It was pleasant to see Crete. Most of us would have liked to stay there, but on our arrival at Port Said the M.L.'s quickly started work, and we joined the rest of the flotilla in patrol work and escorting ships off Port Said. We had a great deal of practice in manouvres under the direction of the S.N.O., an M.L. enthusiast.

In 1916 the nearest Turkish base to Port Said was at El Arish, about 70 miles along the coast, where they had a large force under a German commander, with the latest aeroplanes, guns, etc. It was from here that the air raids were made on Port Said. Our flying men were outclassed in machines, but not in courage, for they regularly raided El Arish, and in these raids the M.L.'s were of great service. On the eve of a raid a signal would be sent from Kantara, the R.F.C. base, and about 10 p.m. one or two would leave for El Arish. Arriving at dawn, these would lie a mile or so off the coast awaiting the arrival of the bombing party. The trip took the flying men only an hour or so, and we knew when to expect them, but the first signs of their approach would be a puff of smoke in the clouds from the anti-aircraft guns, then one would hear the explosions of the dropping bombs. There were one or two thrilling combats in the air, and we lost some of our best flying men. When a machine was badly hit the pilot would make for the sea, and then the work of the M.L.'s began. It is not an easy matter picking up a couple of men from a sinking aeroplane in a choppy sea, for there was no time to launch the dinghy as Fritz would be out bombing the M.L. and safety lay in a speedy flight. On one occasion Lieut. Shillington, M.L. 38, was chased out to sea for many miles, Fritz circling overhead and dropping fifteen bombs, some of them falling very near, then having used up all his bombs he came down and opened fire with a machine gun. But the crew of the M.L. kept him off by rifle fire, and eventually getting further out to sea, the aviators thought better of it and gave up the chase. In bad weather a trawler provided with oil bags used to be sent to meet us half-way, the coast being very shallow and a nasty breaking sea rising quickly. Some of us experienced bad passages back to Port Said. The flying men were not always good sailors, and some said that the worst part of the whole thing was the trip back in the M.L.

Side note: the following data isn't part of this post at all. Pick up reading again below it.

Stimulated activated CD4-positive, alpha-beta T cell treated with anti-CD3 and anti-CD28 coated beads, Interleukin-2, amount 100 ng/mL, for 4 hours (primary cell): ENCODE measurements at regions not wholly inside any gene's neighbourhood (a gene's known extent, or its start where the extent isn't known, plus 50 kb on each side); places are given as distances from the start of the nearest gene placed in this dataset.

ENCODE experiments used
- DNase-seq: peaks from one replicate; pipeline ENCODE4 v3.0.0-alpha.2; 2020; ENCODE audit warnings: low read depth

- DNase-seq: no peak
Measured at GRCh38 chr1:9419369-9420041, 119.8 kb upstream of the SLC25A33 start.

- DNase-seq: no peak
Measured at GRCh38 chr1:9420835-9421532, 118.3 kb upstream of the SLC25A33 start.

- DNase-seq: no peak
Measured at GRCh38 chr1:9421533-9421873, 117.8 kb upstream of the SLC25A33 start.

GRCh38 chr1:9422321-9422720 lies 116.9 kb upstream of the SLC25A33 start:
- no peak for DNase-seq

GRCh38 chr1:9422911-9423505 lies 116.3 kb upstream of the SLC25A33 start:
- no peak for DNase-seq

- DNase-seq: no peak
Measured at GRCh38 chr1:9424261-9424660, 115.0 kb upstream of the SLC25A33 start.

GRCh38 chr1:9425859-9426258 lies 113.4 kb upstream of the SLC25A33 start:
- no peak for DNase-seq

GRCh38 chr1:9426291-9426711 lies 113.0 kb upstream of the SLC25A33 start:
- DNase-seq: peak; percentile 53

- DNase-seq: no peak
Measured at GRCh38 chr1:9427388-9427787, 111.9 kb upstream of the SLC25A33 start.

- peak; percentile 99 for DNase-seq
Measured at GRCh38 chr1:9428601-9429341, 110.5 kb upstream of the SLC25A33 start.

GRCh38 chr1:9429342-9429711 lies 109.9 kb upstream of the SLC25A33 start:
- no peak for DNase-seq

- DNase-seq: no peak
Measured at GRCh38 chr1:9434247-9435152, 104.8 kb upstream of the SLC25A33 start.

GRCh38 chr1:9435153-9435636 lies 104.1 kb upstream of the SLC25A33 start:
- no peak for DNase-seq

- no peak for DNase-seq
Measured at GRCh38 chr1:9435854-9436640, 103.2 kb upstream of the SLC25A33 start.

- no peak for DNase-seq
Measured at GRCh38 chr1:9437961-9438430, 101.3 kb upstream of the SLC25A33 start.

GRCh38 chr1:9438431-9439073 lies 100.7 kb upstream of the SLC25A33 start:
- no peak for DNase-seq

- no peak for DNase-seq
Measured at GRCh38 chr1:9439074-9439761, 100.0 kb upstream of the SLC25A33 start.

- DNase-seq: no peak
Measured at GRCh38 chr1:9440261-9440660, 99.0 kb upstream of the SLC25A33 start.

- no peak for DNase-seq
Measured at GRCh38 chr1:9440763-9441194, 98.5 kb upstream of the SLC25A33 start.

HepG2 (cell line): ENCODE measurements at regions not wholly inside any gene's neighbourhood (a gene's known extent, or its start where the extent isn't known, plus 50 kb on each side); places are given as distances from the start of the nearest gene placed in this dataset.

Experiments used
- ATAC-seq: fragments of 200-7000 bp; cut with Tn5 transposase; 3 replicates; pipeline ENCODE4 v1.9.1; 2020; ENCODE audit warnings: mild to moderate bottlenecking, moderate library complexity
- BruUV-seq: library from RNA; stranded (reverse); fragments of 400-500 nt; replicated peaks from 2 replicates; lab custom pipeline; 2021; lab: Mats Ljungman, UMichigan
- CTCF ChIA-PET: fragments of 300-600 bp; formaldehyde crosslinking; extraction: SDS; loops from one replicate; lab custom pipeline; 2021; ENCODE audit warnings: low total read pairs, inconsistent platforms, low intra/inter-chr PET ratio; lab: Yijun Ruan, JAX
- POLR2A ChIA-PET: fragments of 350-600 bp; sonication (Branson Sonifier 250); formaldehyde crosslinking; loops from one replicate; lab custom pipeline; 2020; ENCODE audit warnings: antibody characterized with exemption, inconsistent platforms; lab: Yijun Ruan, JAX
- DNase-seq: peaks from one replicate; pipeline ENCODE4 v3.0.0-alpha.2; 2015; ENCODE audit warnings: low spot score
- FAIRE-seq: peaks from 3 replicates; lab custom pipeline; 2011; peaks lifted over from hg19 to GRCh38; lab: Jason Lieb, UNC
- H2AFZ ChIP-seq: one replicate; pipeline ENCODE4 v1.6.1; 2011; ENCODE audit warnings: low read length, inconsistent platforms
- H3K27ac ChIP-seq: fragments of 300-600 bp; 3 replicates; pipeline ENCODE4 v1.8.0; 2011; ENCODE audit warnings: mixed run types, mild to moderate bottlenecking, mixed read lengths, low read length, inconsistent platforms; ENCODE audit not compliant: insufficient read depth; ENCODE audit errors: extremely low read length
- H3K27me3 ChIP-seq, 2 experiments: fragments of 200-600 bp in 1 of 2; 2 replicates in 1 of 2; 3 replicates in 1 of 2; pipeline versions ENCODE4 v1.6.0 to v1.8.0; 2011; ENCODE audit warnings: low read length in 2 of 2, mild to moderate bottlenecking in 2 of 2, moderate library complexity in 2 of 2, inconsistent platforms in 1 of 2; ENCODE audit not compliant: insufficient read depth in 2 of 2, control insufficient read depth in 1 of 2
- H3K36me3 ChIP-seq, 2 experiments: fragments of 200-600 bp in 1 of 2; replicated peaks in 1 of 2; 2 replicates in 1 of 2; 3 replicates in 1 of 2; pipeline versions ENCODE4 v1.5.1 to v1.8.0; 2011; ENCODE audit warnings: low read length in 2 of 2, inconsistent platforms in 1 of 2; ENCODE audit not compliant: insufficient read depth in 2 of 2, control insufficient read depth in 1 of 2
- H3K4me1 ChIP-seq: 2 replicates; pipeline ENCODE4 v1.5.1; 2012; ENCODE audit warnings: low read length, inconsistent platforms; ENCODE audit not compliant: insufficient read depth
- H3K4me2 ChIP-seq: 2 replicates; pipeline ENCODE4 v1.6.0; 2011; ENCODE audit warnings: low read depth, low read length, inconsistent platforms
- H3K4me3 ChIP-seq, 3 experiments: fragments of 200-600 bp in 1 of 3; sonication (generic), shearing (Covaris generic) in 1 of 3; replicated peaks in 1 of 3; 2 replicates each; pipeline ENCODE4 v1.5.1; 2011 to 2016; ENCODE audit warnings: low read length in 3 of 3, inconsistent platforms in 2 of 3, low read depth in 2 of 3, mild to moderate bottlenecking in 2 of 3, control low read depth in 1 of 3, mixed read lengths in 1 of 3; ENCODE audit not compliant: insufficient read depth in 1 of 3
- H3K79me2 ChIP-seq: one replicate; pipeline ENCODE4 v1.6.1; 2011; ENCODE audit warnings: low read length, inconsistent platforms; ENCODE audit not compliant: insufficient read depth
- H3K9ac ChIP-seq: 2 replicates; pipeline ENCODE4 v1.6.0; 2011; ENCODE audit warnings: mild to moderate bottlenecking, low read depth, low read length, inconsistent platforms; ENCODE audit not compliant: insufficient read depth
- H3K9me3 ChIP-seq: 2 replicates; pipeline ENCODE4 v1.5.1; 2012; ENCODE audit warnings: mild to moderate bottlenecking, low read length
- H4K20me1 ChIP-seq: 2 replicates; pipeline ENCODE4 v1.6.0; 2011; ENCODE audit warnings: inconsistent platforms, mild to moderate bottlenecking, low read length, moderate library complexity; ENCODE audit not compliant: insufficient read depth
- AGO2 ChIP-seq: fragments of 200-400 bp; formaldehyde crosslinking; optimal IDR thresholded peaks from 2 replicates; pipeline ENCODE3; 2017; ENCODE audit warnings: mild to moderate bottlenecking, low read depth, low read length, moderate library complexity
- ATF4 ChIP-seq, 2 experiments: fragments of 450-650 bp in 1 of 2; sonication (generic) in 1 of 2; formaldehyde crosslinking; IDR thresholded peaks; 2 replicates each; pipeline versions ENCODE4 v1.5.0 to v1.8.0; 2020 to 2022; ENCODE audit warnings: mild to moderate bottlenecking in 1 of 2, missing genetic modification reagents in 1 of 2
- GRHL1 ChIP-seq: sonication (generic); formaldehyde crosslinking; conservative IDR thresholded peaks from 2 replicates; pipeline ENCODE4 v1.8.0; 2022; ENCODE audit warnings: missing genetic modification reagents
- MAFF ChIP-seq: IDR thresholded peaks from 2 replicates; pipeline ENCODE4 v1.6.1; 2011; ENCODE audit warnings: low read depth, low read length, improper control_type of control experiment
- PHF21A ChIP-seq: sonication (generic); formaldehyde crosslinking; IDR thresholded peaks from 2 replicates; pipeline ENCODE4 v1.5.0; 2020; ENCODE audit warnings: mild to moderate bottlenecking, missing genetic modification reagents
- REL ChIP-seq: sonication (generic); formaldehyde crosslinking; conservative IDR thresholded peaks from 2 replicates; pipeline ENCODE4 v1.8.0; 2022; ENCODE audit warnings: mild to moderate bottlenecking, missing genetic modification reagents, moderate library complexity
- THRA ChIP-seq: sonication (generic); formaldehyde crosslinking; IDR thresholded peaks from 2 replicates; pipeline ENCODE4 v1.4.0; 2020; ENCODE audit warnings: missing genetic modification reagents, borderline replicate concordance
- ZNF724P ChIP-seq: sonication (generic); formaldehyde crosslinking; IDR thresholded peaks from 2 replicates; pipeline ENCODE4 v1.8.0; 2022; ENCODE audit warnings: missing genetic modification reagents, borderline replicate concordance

Eventually El Arish was captured by our troops, and the M.L.'s took quite an important part in the naval side of the attack. They swept the shallow waters free of mines, enabling the lighters to get in with stores and a labour corps. We spent Christmas, 1916, at El Arish, and had a most interesting time. It is an open anchorage affording no shelter for M.L.'s, but fortunately the weather was fine.